Commissioned by the BBC to tour England, he visited some of his former haunts. He expressed a desire not to knock his country too much, saying he has always been proud of his compatriots’ fortitude, but he added : “Things have moved on from the earlier days and the pride I had for England. For instance, we have had the most appalling, appalling violence, which has overtaken our country in the last yea and that is very, very embarrassing.”
He said : “Many people, young people, tell me they want to become a war photographer. And I say : "Look, there’s nothing stopping you. There are plenty of wars going on in all our cities in England. If you want to be a war photographer, there are plenty of social wars. There isn’t a city in England you can’t go to and find some poverty and unhappiness and tragedies.”
In his view, as a nation we “used to be very tolerant, and now we’ve lost a lot of that tolerance. Right now, England is in such an uncomfortable place, because of Brexit. I’ve found an England even more confused than ever. We’re in a mess, a God almighty mess.”
Britain was once a country for young Don when he was born in 1935, four years before the outbreak of The Second World War and when he did his 'National Service' in 1956 in the RAF and was posted to Egypt during the Suez Crisis, where he worked as a 'photographer's assistant', failed to pass the written theory paper necessary to become a photographer and so worked in the darkroom.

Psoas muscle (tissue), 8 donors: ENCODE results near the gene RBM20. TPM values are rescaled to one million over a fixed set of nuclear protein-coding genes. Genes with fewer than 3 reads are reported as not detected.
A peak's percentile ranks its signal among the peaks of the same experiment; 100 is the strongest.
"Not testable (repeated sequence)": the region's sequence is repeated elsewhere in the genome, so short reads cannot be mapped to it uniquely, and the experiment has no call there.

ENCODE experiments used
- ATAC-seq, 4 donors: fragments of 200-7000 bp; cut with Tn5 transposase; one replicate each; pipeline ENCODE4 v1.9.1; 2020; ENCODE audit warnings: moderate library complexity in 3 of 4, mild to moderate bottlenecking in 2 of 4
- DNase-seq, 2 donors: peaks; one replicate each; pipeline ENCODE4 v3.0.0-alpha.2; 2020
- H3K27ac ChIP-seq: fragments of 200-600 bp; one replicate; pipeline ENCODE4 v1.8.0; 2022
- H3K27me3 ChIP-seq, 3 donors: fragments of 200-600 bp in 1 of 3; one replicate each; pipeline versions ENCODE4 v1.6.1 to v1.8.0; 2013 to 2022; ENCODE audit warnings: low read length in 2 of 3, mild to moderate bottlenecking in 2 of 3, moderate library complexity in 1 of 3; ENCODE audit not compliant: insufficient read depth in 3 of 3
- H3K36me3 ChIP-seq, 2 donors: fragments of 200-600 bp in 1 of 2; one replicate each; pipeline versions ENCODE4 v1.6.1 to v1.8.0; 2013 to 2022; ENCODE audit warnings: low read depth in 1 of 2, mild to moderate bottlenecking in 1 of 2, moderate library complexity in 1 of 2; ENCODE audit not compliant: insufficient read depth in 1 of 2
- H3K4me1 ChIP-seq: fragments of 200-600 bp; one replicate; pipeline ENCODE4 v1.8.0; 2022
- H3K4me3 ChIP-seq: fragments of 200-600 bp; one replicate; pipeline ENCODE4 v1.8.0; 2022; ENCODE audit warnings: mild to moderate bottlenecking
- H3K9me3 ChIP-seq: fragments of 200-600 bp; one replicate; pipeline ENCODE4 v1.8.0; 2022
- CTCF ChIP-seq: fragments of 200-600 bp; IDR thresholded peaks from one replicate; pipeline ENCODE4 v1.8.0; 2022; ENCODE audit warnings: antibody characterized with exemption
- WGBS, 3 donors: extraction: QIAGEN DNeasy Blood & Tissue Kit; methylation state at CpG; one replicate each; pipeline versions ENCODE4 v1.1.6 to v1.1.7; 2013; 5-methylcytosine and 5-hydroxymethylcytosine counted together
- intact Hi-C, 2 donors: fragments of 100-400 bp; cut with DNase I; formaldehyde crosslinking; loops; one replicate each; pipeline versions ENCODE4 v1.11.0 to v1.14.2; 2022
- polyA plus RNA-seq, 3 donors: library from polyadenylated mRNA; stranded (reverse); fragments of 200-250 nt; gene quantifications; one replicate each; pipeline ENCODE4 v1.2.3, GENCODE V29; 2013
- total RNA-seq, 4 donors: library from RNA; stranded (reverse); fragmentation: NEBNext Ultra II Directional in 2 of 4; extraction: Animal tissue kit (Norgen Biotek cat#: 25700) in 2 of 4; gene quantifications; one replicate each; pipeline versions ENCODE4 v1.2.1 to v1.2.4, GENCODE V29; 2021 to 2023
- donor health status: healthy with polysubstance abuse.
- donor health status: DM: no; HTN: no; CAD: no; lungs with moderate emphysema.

It was a country for him when he had a photograph he took of a local London gang in 1959, published in 'The Observer' newspaper and in swinging 1960s London, was commissioned to take the photographs of Maryon Park in London which were used in Antonioni's film 'Blowup'.
http://vimeo.com/11274009 . He also spent his time on social documentary photography in the East end of London.
Between 1966 and 1984, he worked as an overseas correspondent for the then, great 'Sunday Times Magazine', where he recorded ecological and man-made catastrophes such as war-zones, like Biafra in 1968 and victims of the African AIDS epidemic as well as hard-hitting coverage of the Vietnam War.
This was the photographer who had his beloved Nikon F camera fractured by a sniper's bullet in a rice field in Cambodia in 1970 just as he held it up to his face. Who, wounded and in a field hospital in Phnom Penh in 1970, having been hit by fragments of a mortar shell, said that he was most afraid, when he was captured by Idi Amin's soldiers in Uganda and held prisoner for four days : "They dug pits outside our cell. The sense that something awful was going to happen was constant and almost overwhelming."
He shot his most celebrated image of a dazed American marine, entitled 'Shellshocked', during the battle for the city of Hue in 1968. While closer to home, created some of the most memorable images of the early Troubles in Northern Ireland, where, during a riot in Derry, was blinded by CS gas and recovered in a dingy house which reminded him of his working-class upbringing in London and said that : "I was caught between the two sides, with the Provos warning me off one day and the British army chasing me."
A photographer, whose pictures of struggling industrial communities in County Durham in the 1960s and 70s illuminated the social strife there, has said that England in 2019 was “sliding down the global wealth scale” and “poor people, in the north of England in particular, haven’t had a fair slice of the cake”.
"Photography for me is not looking, it’s feeling. If you can’t feel what you’re looking at, then you’re never going to get others to feel anything when they look at your pictures."